Following provides excruciating details if you're interested.
First of all, doctor says it's large enough, and with Remington's very active lifestyle, that it's "amazing" that it hasn't already ruptured and killed him. It's also amazing that he's shown few symptoms, although there are lots of little and a couple of larger things recently that are now explained. He always was a stoic on discomfort & pain.
Vet says they're pretty confident of the diagnosis because there aren't many other things that show this kind of growth, behavior, and appearance in this location, and they see this kind of tumor in this location fairly often, enough also to predict how treatment will work.
This type of thing is usually very aggressive & very fast-growing, so it could've been around only a couple of months or several months longer; with no previous xrays or ultrasounds or anything to compare it to, we'll never know when it started.
It also tends to metastasize fairly easily, usually first into the lungs, which can also be fatal fairly quickly. This could still happen.
What got Remington last night, and probably back at West Valley at the end of August (best guess), is pressure on the heart from fluid & bleeding from the growth backing up inside the pericardium (sack around the heart) putting so much pressure on the heart that it can't pump properly. His heartrate had elevated to 200/minute this morning before they drained about 500 CC of fluid from there.
The good thing on that behavior is that the pressure also tends to stop the bleeding when the tumor breaks or splits or ruptures, which it apparently tends to do often in a small way. But that's a minor benefit compared to the related risks of blood clots ending up in his heart or lungs and of cardiac arrest from the heart's inability to function under such pressure.
The treatment for that pressure build-up is to open a window in the pericardium & let it drain into the chest cavity, as I said. This works well unless there's a major rupture of the tumor, in which case he can also more easily bleed to death (but if there wasn't a window, the bleeding pressure could cause cardiac arrest, so you lose either way...). Until recently--and still in some places--the way to do this is with major chest surgery. There's a fairly new procedure--thoroscopy--where only a slit or 2 are cut in the chest cavity and thin tubes are inserted with scope & knife to do the operation. Pain, risk of complications, and recuperation time are greatly reduced over the old way, although if something goes awry, they still might have to open up the chest the old way.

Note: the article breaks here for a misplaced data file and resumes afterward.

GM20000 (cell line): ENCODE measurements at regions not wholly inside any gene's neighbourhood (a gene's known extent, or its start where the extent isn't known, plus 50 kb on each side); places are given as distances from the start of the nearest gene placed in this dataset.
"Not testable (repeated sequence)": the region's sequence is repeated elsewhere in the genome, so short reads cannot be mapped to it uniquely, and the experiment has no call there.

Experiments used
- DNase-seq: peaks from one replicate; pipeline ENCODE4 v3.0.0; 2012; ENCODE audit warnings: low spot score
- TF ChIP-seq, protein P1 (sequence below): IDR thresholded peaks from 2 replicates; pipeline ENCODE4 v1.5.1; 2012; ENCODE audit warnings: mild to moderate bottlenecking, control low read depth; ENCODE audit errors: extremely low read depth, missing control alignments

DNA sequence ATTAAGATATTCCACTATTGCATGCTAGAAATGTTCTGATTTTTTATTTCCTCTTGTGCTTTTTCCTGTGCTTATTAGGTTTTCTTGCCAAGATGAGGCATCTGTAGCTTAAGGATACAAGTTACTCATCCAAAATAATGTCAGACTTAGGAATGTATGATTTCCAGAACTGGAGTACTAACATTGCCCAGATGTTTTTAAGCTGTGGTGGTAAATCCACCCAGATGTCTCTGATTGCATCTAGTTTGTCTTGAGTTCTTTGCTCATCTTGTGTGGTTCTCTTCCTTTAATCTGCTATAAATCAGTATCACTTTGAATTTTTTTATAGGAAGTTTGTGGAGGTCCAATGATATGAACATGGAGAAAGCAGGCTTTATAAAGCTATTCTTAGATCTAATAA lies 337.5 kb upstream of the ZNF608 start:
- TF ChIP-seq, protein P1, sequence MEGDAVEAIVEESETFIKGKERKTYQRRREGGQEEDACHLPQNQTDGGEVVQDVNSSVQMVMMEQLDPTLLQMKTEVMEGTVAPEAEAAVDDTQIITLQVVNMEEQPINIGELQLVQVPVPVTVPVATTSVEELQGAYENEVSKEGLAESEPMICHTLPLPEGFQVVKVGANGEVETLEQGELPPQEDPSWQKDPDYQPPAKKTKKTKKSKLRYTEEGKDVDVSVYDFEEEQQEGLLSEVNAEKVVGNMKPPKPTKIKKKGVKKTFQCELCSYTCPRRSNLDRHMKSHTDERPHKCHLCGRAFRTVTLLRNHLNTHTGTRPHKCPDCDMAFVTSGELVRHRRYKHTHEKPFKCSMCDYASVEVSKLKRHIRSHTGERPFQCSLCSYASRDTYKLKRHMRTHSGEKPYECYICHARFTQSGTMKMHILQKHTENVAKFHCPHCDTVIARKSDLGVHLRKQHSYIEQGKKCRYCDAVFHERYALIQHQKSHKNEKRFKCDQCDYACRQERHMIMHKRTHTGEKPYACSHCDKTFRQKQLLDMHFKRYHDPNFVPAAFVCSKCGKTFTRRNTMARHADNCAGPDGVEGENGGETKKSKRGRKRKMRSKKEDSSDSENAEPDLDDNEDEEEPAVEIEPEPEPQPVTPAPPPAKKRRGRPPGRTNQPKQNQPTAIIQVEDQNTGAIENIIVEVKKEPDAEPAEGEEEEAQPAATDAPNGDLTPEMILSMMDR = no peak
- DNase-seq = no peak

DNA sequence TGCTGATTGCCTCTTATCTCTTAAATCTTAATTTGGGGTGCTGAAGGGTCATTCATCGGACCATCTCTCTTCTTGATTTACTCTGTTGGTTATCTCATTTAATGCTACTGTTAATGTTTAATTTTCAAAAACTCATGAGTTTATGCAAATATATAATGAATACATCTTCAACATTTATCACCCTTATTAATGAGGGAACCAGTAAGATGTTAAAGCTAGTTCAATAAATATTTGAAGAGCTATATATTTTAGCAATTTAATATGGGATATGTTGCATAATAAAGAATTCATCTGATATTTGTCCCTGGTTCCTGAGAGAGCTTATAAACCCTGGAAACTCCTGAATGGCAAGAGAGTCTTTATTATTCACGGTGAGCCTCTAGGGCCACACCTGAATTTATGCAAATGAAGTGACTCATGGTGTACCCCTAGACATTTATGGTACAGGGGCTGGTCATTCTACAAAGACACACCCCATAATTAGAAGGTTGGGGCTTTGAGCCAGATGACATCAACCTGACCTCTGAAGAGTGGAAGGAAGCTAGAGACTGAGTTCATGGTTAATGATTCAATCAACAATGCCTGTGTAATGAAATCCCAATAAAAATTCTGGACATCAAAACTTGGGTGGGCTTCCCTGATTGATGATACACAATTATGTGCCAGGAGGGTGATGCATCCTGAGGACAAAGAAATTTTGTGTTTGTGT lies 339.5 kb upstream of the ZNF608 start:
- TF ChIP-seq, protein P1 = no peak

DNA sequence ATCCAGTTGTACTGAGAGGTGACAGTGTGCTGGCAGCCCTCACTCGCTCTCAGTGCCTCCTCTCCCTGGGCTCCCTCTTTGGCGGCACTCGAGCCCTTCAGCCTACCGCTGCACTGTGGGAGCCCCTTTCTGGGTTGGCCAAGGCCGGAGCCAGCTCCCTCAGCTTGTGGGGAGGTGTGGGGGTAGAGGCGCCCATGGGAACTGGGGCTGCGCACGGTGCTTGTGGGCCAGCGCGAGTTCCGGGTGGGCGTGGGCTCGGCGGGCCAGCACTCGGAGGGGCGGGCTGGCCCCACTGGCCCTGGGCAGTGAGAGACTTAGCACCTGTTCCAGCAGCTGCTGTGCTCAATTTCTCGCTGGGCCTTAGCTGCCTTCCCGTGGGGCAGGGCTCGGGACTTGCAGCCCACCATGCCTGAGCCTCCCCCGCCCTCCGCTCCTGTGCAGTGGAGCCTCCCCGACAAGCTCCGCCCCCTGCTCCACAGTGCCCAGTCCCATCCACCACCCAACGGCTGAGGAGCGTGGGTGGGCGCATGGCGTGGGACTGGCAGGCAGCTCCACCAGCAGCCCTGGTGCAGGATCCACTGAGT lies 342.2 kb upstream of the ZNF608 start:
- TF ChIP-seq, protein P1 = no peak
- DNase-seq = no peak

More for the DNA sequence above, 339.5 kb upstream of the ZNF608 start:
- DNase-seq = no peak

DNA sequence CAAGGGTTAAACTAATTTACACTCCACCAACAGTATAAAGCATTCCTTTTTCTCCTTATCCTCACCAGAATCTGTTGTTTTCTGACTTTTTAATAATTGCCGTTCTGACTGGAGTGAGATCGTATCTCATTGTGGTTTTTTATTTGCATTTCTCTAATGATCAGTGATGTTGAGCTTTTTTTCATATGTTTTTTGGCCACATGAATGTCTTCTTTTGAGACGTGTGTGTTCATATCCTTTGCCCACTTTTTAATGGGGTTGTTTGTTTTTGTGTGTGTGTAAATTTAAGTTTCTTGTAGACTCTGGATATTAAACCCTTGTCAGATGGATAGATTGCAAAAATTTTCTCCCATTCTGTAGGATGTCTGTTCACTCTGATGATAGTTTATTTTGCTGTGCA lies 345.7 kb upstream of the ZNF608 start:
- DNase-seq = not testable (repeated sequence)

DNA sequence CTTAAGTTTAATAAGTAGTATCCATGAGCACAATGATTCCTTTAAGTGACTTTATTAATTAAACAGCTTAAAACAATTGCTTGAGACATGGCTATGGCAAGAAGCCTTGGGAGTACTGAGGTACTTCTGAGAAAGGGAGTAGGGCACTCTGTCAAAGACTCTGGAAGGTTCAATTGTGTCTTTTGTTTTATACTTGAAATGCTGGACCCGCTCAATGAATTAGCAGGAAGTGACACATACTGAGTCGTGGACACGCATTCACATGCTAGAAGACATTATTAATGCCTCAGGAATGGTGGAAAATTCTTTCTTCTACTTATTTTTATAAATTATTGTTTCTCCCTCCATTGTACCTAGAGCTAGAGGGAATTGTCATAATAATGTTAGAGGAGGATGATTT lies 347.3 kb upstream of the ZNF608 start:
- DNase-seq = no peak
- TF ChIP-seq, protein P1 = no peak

For this new method, which has apparently been around only a year or 2, there's one surgeon in L.A. who's apparently done it hundreds of times, and these particular surgeons have done it dozens of times and are the most experienced at it in the Bay Area--they say that they've done it successfully every time so far. With this method, Remington comes home after about 36 hours instead of 3 or 4 days, or more, later.
However, this is worthwhile only if we also try to reduce the size of the tumor to decrease the likelihood of ruptures & decrease its own pressure on/invasion of the heart. Chemotherapy can do this, they're very confident.
My concern here was quality of life--would Rem be miserable from the chemo. Vet says that some of the dogs aren't bothered much by it at all; most others have 2-3 days of not feeling well for each treatment (every 3 weeks) but inbetween feel much better than they would have otherwise because the tumor is becoming smaller.
Risk from the chemo is that it can greatly reduce the white blood cell count, which opens the dog up to an elevated risk of infections from various other sources. So they do a blood test a few days after every dose, and if necessary prescribe antibiotics as a preventive measure if the white blood cell count goes too low.
He'll be getting 2 kinds of chems:
After all of this, this kind of agressive & fast-growing tumor tends to stop reacting to the chemo and starts growing again & then there's really nothing to do after that.
Vet says that Davis does some surgery for this kind of growth, but not much because the risk of bleeding to death is extremely high, it's major surgery which is also high-risk on its own, regrowth is very likely, and the overall results & quality of life don't tend to be any better than the course of treatment they're recommending.
I'm not inclined to go racing all over the place trying to find 2nd and 3rd opinions and alternative treatments; I'm fairly convinced they know what they're talking about although I can't say why I'm so convinced.
And--yes--it's very expensive.
|Cancer Info Page | Dog Diary||Updated 11/17/02|